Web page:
Processes and Products of Large, Late Precambrian Sandy Rivers in Northern Norway

  1. M. Marzo and
  2. C. Puigdefábregas
  1. S.-L. Røe1 and
  2. M. Hermansen2

Published Online: 14 APR 2009

DOI: 10.1002/9781444303995.ch12

Alluvial Sedimentation

Alluvial Sedimentation

How to Cite

Røe, S.-L. and Hermansen, M. (1993) Processes and Products of Large, Late Precambrian Sandy Rivers in Northern Norway, in Alluvial Sedimentation (eds M. Marzo and C. Puigdefábregas), Blackwell Publishing Ltd., Oxford, UK. doi: 10.1002/9781444303995.ch12

Editor Information

  1. Barcelona, Spain

Author Information

  1. 1

    Geological Institute, Dept A, University of Bergen, 5007 Bergen, Norway

  2. 2

    Norsk Hydro A/S, PO Box 200, 1321 Stabekk, Norway

Publication History

  1. Published Online: 14 APR 2009
  2. Published Print: 16 SEP 1993

ISBN Information

Print ISBN: 9780632035458

Online ISBN: 9781444303995



  • unidirectional palaeocurrents;
  • absence of cyclicity, vertical sedimentation time-trends;
  • dominance of fine-grained sandstone;
  • dominance of medium- and large-scale cross-sets;
  • In-traformational conglomerates occur locally;
  • sandstone bodies between channel erosion surfaces


Late Precambrian fluvial sandstones of the Fugleberget Formation and Hestman Member, northern Norway are dominated by sheet-like sandstone bodies (0.7–6 m thick, with exposed length of up to 200 m). The sandstone bodies, of mainly bar origin, consist of fine-grained sandstone and are subdivided into three types. Type A sandstone bodies (simple bars) comprise either solitary sets of large-scale, concave-up and sigmoidal-shaped cross-strata, or low-angle inclined to horizontal planarstrata, or they show a combination of the cross- and planar-stratified facies. Type B sandstone bodies (mainly compound bars) are composed of superimposed or downward-climbing cross-sets. Type C sandstone bodies (composite bars) show an upstream or downstream transition from large, solitary cross- or planar-stratified sets to cosets of medium-scale cross-sets.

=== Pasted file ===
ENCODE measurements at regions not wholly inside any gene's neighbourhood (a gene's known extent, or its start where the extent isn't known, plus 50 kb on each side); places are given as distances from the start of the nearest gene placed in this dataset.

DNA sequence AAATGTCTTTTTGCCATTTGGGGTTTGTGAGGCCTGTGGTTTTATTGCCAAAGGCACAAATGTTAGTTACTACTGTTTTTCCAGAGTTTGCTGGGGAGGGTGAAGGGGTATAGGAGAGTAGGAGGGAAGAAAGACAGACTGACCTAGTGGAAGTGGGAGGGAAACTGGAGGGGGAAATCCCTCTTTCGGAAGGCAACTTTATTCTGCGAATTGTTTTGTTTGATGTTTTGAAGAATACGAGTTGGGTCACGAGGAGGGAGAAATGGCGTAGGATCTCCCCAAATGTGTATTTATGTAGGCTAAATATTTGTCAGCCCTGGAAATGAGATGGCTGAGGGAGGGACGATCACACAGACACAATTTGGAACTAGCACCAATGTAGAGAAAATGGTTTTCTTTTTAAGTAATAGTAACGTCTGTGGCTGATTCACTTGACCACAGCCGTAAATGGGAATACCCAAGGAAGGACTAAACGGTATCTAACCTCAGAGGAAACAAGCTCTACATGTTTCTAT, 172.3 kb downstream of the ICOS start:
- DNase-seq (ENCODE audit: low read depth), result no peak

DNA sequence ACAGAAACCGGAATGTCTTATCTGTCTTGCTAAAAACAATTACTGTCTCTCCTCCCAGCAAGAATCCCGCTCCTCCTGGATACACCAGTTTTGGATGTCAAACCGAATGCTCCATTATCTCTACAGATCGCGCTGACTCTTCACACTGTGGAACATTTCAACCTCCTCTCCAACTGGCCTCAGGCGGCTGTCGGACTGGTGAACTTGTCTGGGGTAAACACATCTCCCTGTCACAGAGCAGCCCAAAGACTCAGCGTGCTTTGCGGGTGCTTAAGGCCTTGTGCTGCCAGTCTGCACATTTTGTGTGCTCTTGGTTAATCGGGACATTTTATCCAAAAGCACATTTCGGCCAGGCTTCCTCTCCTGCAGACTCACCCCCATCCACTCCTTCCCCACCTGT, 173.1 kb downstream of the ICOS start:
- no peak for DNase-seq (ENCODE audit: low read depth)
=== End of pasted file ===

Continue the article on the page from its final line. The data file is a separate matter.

The simple to composite bars of the sheet-sandstone bodies are interpreted to represent short-term depositional events, possibly within one flood cycle. Over a longer time span (one to several flood cycles) they probably grew or amalgamated into macroforms several times larger in downflow and lateral dimensions than the component bars. High discharge variability (absence of vegetated source terrains), high sediment load and transport rates (current velocities much higher than critical erosion velocity) and easily erodible banks contributed to the formation of very wide, unstable, low-sinuosity rivers with a mainly braided pattern during intermediate- and low-flow stages.